From the Top to the Bottom of the Heel

Even in beautiful Tuscany, the charming hill towns start blending together after awhile. Puglia is no Tuscany and doesn’t have as many hill towns but what it has started blending already.
The one town that stands out is Ostuni, the White City.
Perched on a hill, high above the valley below, the town is a maze of narrow streets, archways, and, to my delight, many stairs, which we walked up, and down, and around the town. Ostuni is whitewashed with lime according to the belief dating back to the Middle Ages that the houses such painted did not allow the plague to enter the premises and to attack the inhabitants.
At the approach from the valley, Ostuni appears to be a circular cake with white frosting and darker slits of many windows splattered around the sides; all of that topped with a couple of steeples and two mosaic cupolas.
Another town, Martina Franca, held some promise. In its heyday, this town must have been glorious,; however today, it’s somewhat rundown, although the signs of its former glory can still be seen in the Baroque facades of its mansions.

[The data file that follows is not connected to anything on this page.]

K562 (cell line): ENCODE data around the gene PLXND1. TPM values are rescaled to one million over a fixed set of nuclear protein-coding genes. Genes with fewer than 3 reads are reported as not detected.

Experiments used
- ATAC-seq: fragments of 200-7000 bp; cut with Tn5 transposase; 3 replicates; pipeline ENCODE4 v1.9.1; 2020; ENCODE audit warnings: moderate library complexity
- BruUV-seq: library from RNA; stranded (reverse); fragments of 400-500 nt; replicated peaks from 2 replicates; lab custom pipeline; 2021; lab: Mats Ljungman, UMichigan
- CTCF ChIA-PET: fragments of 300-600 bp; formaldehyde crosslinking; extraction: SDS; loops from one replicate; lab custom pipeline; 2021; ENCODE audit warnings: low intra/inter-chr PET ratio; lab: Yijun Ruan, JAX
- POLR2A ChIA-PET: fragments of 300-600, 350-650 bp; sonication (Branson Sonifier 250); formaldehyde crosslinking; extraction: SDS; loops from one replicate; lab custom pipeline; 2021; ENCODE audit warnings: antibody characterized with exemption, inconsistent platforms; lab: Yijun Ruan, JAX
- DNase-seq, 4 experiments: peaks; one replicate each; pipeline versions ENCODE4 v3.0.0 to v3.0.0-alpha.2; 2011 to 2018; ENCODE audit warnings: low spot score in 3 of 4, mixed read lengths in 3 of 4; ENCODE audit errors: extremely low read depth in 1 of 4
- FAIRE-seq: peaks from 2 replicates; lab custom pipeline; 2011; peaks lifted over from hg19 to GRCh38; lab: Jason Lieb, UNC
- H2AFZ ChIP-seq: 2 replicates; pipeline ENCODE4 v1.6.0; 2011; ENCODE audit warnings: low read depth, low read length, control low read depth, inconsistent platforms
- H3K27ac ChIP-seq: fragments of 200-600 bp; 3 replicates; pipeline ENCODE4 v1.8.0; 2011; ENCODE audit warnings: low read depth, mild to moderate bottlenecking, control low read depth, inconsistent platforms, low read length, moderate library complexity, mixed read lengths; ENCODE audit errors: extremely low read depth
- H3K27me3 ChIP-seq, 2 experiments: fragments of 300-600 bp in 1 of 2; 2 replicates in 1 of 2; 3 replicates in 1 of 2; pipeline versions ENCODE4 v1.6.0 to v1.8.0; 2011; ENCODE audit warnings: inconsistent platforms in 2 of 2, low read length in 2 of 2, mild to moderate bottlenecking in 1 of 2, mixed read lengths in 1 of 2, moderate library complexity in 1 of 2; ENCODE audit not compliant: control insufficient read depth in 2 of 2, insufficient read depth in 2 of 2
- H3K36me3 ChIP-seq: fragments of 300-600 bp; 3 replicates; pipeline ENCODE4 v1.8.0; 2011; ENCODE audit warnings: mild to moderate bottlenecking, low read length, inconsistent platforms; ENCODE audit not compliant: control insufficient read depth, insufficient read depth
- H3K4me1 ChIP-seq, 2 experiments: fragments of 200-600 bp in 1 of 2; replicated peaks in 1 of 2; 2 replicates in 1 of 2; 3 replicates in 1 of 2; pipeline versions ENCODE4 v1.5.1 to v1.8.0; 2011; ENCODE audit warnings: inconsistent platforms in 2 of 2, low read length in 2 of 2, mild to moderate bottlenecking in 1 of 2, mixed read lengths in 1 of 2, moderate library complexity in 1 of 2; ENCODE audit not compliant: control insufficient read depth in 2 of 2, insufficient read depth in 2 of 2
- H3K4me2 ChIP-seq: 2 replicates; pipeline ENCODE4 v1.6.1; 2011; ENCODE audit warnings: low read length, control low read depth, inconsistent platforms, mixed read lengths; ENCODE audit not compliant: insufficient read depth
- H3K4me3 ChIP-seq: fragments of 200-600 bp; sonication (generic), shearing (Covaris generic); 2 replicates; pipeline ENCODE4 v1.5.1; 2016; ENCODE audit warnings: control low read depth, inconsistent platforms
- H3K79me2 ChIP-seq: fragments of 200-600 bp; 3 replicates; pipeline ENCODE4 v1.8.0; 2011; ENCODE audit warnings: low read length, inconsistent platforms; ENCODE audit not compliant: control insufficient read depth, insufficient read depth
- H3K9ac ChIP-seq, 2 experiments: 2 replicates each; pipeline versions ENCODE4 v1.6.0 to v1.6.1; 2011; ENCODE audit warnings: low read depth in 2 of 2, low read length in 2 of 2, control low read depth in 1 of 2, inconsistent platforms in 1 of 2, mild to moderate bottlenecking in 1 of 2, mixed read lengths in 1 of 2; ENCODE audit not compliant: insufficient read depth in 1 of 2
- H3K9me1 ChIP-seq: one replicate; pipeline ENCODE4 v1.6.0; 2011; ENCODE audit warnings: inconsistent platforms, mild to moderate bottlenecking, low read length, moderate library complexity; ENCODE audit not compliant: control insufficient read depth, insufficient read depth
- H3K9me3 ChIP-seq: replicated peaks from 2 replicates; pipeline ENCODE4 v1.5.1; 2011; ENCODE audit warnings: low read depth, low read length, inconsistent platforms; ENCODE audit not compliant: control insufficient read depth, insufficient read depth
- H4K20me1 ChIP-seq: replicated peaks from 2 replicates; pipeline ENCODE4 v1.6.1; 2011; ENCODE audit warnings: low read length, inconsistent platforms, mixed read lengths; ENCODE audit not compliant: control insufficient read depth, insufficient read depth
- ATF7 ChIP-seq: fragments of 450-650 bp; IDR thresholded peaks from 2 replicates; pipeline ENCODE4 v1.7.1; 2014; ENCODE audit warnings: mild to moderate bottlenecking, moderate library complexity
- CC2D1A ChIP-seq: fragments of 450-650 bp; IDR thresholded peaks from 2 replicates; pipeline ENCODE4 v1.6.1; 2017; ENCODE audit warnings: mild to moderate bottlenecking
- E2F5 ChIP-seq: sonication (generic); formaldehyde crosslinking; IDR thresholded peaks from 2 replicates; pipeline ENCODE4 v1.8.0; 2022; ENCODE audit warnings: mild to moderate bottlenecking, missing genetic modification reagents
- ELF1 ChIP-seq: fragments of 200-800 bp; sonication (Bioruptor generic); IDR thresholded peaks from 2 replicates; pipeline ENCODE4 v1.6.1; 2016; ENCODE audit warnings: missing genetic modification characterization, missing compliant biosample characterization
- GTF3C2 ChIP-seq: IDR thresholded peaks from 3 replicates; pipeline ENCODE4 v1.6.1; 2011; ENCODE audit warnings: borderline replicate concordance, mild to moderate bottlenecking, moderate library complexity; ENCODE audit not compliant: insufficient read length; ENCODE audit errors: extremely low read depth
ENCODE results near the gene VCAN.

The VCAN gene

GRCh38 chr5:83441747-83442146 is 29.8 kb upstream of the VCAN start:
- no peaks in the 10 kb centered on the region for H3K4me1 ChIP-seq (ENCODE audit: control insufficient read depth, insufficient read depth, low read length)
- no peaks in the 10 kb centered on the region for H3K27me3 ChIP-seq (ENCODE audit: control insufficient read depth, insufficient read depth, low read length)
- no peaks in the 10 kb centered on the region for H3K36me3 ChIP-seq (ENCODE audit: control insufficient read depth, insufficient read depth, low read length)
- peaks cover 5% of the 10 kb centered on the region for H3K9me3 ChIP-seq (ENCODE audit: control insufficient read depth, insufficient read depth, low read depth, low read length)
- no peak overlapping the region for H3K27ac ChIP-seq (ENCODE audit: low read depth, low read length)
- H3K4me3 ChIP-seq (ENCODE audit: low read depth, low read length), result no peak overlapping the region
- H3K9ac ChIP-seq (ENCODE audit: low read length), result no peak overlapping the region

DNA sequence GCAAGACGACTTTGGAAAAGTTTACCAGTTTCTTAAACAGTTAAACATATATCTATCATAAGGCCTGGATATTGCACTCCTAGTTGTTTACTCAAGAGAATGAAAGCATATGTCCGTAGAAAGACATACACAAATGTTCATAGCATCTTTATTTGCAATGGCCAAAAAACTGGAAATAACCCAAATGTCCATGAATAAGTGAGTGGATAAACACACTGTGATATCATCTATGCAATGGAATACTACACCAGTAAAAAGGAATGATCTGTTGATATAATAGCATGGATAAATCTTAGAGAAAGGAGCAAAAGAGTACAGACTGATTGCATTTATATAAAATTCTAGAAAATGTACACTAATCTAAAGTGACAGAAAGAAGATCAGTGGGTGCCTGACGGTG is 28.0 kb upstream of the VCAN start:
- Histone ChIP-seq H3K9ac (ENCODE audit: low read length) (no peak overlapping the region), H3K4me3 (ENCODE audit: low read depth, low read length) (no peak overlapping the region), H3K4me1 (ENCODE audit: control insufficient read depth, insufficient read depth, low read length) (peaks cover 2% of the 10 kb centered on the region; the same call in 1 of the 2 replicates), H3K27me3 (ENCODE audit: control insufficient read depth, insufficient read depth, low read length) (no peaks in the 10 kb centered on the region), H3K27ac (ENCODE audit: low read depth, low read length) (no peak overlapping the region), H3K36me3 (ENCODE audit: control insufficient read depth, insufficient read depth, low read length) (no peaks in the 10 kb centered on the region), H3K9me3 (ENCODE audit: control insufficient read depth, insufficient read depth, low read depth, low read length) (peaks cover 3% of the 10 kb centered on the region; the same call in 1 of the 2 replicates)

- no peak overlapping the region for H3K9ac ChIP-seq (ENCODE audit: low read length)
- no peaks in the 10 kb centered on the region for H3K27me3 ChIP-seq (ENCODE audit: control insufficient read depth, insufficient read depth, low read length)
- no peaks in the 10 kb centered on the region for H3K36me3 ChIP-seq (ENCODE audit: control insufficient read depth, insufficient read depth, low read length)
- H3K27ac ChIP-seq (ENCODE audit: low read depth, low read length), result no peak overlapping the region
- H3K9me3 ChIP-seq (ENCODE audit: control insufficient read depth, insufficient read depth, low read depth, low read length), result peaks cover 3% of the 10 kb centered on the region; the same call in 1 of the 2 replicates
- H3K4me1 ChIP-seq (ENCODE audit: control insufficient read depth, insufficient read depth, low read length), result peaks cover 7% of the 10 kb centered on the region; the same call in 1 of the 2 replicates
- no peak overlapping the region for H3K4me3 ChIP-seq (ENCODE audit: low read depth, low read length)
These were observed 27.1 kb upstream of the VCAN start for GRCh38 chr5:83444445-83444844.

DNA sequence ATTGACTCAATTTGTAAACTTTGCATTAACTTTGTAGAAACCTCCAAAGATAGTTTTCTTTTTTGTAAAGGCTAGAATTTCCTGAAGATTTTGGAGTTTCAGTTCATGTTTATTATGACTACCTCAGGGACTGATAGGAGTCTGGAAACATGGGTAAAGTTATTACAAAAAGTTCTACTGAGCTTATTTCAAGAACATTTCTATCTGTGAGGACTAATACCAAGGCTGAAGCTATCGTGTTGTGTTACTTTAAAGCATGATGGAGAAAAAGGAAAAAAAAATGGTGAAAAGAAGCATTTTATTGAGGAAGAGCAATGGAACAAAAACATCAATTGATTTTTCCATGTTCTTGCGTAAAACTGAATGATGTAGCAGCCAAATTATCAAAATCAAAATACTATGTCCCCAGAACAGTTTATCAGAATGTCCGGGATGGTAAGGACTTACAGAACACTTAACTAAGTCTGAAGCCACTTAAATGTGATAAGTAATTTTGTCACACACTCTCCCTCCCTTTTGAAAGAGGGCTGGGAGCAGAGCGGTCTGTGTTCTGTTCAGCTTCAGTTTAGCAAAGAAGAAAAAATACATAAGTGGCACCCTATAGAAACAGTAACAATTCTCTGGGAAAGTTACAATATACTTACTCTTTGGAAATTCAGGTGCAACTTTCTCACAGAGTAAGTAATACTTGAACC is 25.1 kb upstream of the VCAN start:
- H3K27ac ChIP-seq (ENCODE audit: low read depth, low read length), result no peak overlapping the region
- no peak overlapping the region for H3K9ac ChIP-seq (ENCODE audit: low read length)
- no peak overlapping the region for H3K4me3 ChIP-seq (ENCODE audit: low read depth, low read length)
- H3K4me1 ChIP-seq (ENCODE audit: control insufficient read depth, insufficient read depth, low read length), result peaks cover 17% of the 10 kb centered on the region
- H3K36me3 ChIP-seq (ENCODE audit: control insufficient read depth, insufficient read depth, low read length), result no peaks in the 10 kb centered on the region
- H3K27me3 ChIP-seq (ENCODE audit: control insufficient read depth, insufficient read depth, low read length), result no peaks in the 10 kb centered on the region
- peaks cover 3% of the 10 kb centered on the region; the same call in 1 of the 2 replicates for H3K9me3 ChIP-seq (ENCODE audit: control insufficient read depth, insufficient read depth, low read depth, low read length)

Cisternino is a smaller and poorer cousin of Ostini, and Locorotondo is tiny, cute, and wealthy. The best tourist attraction in the area, though, is not the towns but the countryside, especially around Locorotondo: heavily populated by trulli families, which live amidst olive and almond tree groves, on poppy field carpets, flanked by vineyards. But all this beauty is concentrated mostly at the top of the heel, in the instep. As we drove down the heel, the area became flatter and decidedly less picturesque. Down here, we are staying in Maglie – a small provincial town; by night, eerily devoid of people and lights alike. What brought us here is a chic b&b, Corte di Francesi, which is a 500-year-old tannery tastefully converted into an artsy little hotel. Our suite has original vaulted ceilings, stone walls, and flagstone floor, the niches are decorated with local pottery, and the walk to the room took us over glass floor windows, through which the remains of the old tannery could be viewed.


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